Examining the purpose of cluster and parish pastoral planning Print
Trusting in the Spirit
Thursday, Sep. 10, 2009 -- 12:00 AM

Trusting in the Spirit by Grant Emmel

"It is in the local churches that the specific features of a detailed pastoral plan can be identified -- goals and methods, formation and enrichment of the people involved, the search for the necessary resources -- which will enable the proclamation of Christ to reach people, mold communities, and have a deep and incisive influence in bringing Gospel values to bear in society and culture." -- Novo Millennio Ineunte, 29, Apostolic letter of Pope John Paul II (January 2001)

The Diocese of Madison is continuing on with the Trusting in the Spirit planning and implementation process, now in its second year, with 16 of the 40 clusters having turned in their plans for the upcoming year.

I'd like to revisit, over a few articles, the purpose of pastoral planning in the context of our cluster relationships and give a little refresher on how the planning process is supposed to work in our diocese.

At the parish level, planning should be a prayerful process that allows for input by the people through which a parish describes itself as a particular community of faith in light of the bishop's goals for the diocese.  A parish does this by understanding its values and vision; assessing its strengths/resources, limitations, and needs; making recommendations to the pastor concerning establishment of priorities or goals; and, eventually, devising ways to accomplish its mission.

Thus parish pastoral planning helps to answer the questions: Who are we as a parish? What are we called to do?  How are we best going to do it?

The purpose of cluster planning is to prayerfully assess the local Church in a cluster of two to four parishes. The product of this planning is a document from the cluster, given to the Implementation Commission for presentation to the bishop, of a yearly pastoral plan for that cluster.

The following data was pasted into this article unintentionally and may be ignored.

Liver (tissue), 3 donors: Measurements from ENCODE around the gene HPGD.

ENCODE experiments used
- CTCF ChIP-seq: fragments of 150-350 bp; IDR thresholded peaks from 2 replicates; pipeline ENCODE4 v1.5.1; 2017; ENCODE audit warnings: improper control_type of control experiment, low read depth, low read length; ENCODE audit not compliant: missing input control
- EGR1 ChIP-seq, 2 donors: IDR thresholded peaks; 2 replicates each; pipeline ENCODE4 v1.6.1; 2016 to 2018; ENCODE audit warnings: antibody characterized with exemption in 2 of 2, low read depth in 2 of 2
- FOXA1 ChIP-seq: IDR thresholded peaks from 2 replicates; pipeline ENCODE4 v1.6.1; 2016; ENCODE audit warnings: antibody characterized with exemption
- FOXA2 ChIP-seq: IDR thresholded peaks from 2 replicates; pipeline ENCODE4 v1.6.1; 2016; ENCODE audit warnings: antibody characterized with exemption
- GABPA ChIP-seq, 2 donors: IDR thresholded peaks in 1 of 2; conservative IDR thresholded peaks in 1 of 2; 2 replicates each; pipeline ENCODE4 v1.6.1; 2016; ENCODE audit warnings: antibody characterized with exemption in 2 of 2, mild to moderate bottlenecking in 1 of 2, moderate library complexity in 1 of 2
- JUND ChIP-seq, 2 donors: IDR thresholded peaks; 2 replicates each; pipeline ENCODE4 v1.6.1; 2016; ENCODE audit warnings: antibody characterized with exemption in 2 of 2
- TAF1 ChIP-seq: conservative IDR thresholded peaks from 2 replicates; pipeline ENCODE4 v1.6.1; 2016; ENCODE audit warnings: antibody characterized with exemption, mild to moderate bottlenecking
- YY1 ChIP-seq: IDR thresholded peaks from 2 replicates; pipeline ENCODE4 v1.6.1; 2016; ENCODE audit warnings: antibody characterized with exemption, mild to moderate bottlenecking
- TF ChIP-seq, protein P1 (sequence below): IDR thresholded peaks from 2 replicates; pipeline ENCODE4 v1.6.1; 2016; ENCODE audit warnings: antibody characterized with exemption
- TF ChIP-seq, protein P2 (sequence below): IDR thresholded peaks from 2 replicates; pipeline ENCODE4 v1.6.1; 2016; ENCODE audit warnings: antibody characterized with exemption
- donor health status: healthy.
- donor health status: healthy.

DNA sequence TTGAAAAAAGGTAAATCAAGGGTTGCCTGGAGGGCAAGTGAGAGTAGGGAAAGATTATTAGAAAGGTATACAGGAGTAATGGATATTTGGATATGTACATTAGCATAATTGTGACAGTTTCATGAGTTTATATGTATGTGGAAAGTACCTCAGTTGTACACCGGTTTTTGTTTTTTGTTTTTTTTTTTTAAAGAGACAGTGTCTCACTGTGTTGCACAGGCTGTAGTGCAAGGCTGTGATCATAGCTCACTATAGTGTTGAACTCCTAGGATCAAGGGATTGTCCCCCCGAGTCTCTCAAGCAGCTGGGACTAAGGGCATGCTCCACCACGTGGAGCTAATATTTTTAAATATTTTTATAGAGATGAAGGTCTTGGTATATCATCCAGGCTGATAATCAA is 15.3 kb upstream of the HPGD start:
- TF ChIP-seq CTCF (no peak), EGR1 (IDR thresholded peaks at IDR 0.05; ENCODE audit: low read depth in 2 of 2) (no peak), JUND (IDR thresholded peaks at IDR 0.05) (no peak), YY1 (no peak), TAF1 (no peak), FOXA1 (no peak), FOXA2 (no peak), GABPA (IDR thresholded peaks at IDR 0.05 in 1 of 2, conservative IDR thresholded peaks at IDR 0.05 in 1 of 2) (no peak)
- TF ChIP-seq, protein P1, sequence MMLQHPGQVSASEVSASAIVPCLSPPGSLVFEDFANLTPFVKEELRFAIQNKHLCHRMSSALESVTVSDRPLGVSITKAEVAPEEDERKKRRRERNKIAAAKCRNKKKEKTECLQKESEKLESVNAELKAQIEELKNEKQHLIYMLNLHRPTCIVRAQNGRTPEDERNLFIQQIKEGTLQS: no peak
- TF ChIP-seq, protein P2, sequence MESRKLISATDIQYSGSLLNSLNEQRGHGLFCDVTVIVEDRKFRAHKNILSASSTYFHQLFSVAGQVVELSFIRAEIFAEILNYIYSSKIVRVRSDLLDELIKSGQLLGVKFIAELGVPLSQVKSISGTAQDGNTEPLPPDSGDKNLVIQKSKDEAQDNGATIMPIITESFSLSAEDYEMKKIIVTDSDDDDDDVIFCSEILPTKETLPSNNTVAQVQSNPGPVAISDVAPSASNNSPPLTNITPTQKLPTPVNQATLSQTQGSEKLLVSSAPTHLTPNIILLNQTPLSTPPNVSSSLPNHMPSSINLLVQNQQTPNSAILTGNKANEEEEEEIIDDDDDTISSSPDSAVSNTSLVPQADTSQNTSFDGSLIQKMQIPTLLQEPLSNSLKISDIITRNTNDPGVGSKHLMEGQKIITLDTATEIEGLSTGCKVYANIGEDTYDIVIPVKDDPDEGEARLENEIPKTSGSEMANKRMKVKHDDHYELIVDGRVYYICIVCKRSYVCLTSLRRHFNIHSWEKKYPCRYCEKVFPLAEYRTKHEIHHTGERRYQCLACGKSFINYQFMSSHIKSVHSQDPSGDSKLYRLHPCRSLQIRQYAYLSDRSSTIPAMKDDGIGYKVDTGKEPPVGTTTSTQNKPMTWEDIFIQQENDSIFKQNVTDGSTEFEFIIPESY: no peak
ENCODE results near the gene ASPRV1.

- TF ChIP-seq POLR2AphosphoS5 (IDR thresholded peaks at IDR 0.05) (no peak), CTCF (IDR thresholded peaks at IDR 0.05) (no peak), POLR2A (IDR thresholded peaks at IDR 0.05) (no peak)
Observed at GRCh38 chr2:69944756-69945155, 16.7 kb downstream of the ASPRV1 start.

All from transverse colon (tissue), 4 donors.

The plan, developed within the spirit of and according to the themes of Trusting in the Spirit, should state the organization and coordination of all ministerial activities within the cluster that help lead the people to Christ.

This planning is best done when representatives from the cluster of parishes reflect prayerfully and talk about their greater community over a number of meetings. Most often, the priests of the cluster lead the group in a process to evaluate whether the parishes, programs, buildings, and organizational structures are of the necessary number, type, and variety in light of each parish's own pastoral plans.

In the spirit of ongoing conversion, some change should always be anticipated when planning. In some instances, given the realities of a particular cluster, parishes may need to be founded, or altered, or even merged. The same could be said of schools, programs, and other parish organizations in the cluster as the situation warrants.

This planning can be a vital part of an ongoing renewal, since it enables this group of parishes to find the ways and means to be better Church communities in our diocese in the most effective manner possible.

Also, this allows parishes to learn from the plans of neighboring parishes, to blend with and support one another's plans, and, when advisable, to work with other parishes in some common activities.

Next: Setting Goals

Grant Emmel is the vice chancellor and director of the diocesan Office of Planning.